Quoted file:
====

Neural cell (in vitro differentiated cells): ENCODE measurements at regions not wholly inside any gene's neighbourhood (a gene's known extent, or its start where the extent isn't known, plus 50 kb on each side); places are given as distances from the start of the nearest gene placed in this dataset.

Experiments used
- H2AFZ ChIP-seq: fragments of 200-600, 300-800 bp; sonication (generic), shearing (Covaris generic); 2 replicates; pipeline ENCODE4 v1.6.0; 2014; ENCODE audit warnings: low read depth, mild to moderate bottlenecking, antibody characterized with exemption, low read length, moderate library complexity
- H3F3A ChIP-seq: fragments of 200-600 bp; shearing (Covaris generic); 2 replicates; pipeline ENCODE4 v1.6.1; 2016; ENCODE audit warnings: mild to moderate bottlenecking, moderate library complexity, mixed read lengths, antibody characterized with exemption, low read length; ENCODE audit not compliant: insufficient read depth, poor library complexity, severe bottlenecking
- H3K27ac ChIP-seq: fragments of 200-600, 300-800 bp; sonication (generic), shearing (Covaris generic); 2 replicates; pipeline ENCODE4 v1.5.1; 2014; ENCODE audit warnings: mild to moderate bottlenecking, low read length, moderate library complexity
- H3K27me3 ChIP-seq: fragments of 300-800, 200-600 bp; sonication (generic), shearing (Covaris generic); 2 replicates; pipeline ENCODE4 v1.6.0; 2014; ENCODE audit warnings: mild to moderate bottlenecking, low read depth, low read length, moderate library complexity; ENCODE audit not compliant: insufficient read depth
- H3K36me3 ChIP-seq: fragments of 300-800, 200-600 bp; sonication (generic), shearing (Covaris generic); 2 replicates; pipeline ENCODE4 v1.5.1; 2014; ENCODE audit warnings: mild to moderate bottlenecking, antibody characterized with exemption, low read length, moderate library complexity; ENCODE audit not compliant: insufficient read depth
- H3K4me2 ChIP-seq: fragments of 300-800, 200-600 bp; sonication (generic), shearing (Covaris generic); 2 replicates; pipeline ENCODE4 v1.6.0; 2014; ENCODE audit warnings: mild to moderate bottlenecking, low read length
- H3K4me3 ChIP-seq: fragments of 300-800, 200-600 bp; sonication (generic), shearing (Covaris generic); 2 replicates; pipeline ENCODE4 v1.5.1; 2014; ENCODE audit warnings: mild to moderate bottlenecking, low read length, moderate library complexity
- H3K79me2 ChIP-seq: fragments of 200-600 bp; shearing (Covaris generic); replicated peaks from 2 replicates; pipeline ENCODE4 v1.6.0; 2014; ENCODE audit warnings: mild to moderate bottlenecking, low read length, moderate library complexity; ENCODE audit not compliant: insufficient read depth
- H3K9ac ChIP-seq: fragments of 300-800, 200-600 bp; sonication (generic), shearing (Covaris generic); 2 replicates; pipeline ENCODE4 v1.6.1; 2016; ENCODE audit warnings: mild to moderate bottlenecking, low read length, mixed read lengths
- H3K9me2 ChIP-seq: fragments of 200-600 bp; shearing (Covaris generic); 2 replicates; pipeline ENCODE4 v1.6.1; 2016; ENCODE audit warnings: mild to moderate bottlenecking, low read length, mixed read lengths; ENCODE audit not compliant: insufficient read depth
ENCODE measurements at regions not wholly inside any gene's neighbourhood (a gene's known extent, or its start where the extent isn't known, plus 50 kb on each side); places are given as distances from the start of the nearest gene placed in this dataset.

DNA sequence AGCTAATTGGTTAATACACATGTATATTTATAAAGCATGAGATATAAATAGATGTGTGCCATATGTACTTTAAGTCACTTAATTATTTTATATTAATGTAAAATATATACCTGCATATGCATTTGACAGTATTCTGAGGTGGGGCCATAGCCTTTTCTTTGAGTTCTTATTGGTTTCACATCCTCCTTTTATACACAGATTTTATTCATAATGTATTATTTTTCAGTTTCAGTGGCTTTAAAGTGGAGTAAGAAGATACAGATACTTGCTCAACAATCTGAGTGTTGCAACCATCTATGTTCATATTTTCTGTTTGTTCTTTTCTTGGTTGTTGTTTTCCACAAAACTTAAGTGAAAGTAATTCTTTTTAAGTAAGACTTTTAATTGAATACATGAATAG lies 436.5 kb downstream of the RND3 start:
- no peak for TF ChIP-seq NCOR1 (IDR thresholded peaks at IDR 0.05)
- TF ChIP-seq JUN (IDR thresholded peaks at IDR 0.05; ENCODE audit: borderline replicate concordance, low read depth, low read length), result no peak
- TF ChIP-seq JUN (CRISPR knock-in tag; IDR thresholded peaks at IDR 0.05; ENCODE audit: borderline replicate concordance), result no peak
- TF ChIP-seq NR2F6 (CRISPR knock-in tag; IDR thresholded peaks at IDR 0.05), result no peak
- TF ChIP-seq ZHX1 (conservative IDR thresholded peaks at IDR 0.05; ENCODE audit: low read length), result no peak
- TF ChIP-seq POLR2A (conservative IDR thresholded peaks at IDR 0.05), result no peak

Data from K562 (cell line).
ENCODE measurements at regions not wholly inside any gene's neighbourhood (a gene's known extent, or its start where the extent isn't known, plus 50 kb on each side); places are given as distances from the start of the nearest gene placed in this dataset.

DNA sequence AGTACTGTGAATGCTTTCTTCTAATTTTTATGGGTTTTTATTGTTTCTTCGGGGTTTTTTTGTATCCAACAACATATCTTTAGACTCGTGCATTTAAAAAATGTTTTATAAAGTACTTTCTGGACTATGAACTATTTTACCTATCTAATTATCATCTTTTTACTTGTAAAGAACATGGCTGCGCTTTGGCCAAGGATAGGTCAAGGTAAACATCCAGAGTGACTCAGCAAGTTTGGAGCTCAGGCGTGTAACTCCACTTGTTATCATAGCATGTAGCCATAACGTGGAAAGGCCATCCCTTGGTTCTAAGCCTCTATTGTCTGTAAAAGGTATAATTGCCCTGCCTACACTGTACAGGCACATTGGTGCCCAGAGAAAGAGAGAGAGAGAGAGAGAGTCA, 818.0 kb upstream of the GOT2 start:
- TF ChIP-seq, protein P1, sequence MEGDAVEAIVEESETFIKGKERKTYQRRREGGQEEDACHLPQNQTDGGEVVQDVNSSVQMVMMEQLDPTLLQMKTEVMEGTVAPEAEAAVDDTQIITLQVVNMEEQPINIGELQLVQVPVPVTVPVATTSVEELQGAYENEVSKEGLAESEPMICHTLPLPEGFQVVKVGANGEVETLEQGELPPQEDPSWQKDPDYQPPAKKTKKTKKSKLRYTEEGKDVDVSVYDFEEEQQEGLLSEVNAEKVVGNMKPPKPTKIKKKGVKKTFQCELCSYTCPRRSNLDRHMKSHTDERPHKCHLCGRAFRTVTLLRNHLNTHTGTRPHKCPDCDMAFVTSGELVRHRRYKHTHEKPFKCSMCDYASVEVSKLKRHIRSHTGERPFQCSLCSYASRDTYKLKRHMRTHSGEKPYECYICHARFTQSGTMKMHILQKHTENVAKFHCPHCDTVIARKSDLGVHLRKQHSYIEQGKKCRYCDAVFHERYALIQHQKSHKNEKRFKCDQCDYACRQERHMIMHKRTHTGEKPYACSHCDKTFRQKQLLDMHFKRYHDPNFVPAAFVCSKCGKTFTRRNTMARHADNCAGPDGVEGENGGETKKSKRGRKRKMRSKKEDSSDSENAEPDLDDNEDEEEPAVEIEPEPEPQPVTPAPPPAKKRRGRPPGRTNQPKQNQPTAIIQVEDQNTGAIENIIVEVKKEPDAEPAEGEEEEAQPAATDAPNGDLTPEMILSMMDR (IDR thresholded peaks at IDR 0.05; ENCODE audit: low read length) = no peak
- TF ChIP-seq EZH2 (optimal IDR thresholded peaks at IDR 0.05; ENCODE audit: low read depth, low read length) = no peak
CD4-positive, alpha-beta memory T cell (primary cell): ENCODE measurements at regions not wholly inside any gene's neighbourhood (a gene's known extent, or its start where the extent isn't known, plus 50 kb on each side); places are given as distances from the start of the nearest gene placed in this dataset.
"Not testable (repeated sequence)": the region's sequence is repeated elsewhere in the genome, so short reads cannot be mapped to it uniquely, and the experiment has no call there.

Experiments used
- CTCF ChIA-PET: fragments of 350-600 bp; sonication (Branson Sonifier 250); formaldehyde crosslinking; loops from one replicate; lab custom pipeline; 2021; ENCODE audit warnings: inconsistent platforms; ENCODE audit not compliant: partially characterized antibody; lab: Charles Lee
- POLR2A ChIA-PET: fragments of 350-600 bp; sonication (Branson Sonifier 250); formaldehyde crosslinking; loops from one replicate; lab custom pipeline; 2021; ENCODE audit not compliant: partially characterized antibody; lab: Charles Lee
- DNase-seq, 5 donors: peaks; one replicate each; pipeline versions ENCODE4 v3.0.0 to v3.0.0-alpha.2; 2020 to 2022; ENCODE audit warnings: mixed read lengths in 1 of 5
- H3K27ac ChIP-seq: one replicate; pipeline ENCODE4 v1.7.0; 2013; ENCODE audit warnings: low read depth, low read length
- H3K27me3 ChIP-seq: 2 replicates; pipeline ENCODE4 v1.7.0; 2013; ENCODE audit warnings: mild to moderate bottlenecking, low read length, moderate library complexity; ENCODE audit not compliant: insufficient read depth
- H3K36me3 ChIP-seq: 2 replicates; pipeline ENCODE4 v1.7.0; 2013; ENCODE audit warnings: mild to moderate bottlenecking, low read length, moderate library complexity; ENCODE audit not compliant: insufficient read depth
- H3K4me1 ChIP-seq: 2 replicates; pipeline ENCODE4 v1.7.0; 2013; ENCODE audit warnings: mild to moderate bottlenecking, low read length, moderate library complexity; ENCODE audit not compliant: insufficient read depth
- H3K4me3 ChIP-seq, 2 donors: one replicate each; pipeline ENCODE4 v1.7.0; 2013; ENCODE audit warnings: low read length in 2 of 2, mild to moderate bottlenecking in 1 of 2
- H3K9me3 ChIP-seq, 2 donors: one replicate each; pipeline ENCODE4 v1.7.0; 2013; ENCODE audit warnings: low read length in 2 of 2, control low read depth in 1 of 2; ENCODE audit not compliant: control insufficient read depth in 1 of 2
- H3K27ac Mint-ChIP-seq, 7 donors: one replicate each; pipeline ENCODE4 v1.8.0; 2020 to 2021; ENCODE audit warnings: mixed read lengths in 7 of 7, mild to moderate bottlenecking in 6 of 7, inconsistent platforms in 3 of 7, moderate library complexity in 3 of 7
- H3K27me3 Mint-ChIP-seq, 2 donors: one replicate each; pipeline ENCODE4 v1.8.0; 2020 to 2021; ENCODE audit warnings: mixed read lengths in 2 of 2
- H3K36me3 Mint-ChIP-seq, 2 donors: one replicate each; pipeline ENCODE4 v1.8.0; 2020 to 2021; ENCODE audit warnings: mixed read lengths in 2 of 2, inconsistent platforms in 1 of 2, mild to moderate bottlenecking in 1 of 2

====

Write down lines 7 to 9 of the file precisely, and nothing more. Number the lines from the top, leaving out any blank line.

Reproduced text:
- H3K36me3 ChIP-seq: fragments of 300-800, 200-600 bp; sonication (generic), shearing (Covaris generic); 2 replicates; pipeline ENCODE4 v1.5.1; 2014; ENCODE audit warnings: mild to moderate bottlenecking, antibody characterized with exemption, low read length, moderate library complexity; ENCODE audit not compliant: insufficient read depth
- H3K4me2 ChIP-seq: fragments of 300-800, 200-600 bp; sonication (generic), shearing (Covaris generic); 2 replicates; pipeline ENCODE4 v1.6.0; 2014; ENCODE audit warnings: mild to moderate bottlenecking, low read length
- H3K4me3 ChIP-seq: fragments of 300-800, 200-600 bp; sonication (generic), shearing (Covaris generic); 2 replicates; pipeline ENCODE4 v1.5.1; 2014; ENCODE audit warnings: mild to moderate bottlenecking, low read length, moderate library complexity